The phenomenal popularity of Grass Mud Horse attracted a lot of western media attention in its peak time. CNN, BBC, and the Guardian, for example, produce extensive report on it. Citing academics, these reports claim that Grass Mud Horse is not only a grassroots symbol of resistance against censorship, but also a “weapon of the weak” to challenge (the legitimacy of) the authoritarian government.
The statement that “Grass Mud Horse” is a play turned into politics, making creative resistance against censorship and authoritarianism is indeed interesting. However, when analyzing how Chinese Internet users actually engaged in the “Grass Mud Horse” carnival, how people actually used the words, pictures and related stories to expressed what intentions, research has found that Chinese Internet users tended to use “Grass Mud Horse” to vent personal frustration, criticize local corruption and bureaucracy, rather than make accusations against censorship or challenge the government’s legitimacy.
In a similar vein, through looking at the most popular and uncensored microblog tweets on Weibo that discussed political scandals during the Spring of 2012, some Swedish researchers have found that Chinese Internet users are more interested in criticizing certain activities of the Party than challenging its hold of power.
In fact, more and more scholars start to realize that consensus against the current regime in China is yet to be produced. More interestingly, despite pervasively expressed criticism of the government, in two highly respected surveys conducted by non-Chinese scholars (World Value Survey and Asian Barometer Survey), the rate of loyalty and recognition declared by the Chinese public to their government is much higher than those from western democratic societies. Instead of implying another uprising in China, these studies suggest that Chinese Internet users may become more critical and expressive, but they are not ready to demand fundamental democratization.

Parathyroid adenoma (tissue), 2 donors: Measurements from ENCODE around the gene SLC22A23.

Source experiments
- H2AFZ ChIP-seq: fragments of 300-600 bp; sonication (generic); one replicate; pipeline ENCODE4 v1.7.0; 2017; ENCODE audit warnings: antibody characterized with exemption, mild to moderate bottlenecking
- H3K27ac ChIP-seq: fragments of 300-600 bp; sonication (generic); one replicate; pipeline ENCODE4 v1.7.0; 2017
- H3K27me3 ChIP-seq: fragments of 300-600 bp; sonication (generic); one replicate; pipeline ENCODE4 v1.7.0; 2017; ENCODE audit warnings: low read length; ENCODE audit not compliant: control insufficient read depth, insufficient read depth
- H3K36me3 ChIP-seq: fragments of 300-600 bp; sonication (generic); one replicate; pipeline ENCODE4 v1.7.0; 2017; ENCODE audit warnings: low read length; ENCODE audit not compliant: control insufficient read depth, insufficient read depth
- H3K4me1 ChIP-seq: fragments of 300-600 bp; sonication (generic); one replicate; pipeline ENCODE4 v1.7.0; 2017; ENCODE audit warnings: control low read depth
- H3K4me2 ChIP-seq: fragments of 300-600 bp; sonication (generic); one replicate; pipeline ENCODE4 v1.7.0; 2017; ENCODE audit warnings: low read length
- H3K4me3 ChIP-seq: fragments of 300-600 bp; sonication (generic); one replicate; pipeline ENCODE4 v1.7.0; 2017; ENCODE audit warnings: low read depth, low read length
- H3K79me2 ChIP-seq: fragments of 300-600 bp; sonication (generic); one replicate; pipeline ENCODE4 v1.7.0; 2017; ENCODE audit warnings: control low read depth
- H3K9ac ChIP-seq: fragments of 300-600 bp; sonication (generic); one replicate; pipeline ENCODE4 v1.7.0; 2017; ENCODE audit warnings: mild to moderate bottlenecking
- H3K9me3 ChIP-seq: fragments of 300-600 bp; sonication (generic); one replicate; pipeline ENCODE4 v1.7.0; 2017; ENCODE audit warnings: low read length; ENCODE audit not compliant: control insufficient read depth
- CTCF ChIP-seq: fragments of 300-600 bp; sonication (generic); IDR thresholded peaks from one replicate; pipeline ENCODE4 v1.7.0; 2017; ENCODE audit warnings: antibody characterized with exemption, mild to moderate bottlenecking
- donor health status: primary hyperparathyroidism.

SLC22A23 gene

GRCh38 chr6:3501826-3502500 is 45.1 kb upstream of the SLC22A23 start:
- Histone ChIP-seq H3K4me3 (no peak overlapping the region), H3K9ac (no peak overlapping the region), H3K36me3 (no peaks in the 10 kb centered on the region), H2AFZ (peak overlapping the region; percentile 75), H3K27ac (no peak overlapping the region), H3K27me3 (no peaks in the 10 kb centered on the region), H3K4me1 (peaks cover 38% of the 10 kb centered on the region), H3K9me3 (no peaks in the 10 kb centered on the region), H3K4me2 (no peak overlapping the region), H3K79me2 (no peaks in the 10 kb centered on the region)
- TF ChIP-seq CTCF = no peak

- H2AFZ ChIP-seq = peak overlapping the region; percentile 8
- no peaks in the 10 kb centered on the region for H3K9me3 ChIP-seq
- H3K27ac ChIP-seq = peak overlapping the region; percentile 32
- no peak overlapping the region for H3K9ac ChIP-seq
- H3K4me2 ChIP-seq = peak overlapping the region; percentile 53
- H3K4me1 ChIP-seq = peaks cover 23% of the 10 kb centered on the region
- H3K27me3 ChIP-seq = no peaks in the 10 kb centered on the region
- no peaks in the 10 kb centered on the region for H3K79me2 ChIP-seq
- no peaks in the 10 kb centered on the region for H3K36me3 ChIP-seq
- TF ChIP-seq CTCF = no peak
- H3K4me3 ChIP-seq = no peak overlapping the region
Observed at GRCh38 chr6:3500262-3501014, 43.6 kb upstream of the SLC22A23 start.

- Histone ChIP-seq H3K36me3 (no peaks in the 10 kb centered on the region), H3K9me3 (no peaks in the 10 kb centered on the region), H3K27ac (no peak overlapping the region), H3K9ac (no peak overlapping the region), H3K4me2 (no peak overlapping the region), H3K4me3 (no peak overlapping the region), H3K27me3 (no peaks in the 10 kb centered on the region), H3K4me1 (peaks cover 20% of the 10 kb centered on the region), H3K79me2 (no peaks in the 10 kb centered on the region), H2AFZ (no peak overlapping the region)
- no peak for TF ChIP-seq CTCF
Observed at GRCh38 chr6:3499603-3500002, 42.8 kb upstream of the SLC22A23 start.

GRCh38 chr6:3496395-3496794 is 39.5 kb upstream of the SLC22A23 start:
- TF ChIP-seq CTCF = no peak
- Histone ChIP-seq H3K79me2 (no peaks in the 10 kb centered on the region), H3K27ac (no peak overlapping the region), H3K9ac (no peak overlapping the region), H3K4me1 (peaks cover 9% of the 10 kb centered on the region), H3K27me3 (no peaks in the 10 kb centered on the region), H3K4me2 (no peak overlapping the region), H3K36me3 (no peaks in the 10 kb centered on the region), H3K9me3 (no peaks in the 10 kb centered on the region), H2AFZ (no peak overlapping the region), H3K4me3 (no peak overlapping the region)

When creating Chinese Internet censorship stories, western media often fail with four things. First, it fails to look more closely at what is happening; second, it fails to avoid wishful speculations; third, it fails to account for complexity that disrupts clear storytelling; fourth, it fails to put incidents into the broad Chinese social and cultural context. With such failure, western media reduce the extremely interesting and complicated Chinese Internet to a monolith and create stereotypes.
I hope I have well explained some important aspects that go beyond the oversimplification of Chinese Internet censorship in western media, so that you, my dear readers, will not only have reservations next time you hear something about the Chinese Internet, but also suspend belief whenever you receive messages about a different society from the media. Bolstering critical thinking and avoiding stereotyping, that’s what media literacy is working at, and that is also what I am trying to do with this blog post.
Yue Yang is a PhD student at Annenberg School for Communication, USC. Being a native Chinese, she is constantly confused and therefore deeply fascinated by the complexity of her country’s culture and society, online and off. Her current interests range from Chinese people’s imagination of the West, to the tensional dance between the Chinese government, the grassroots and the intellectuals on the cyber arena (and she always hopes that one day she could write as fast as she eats and publish as much as she speaks.).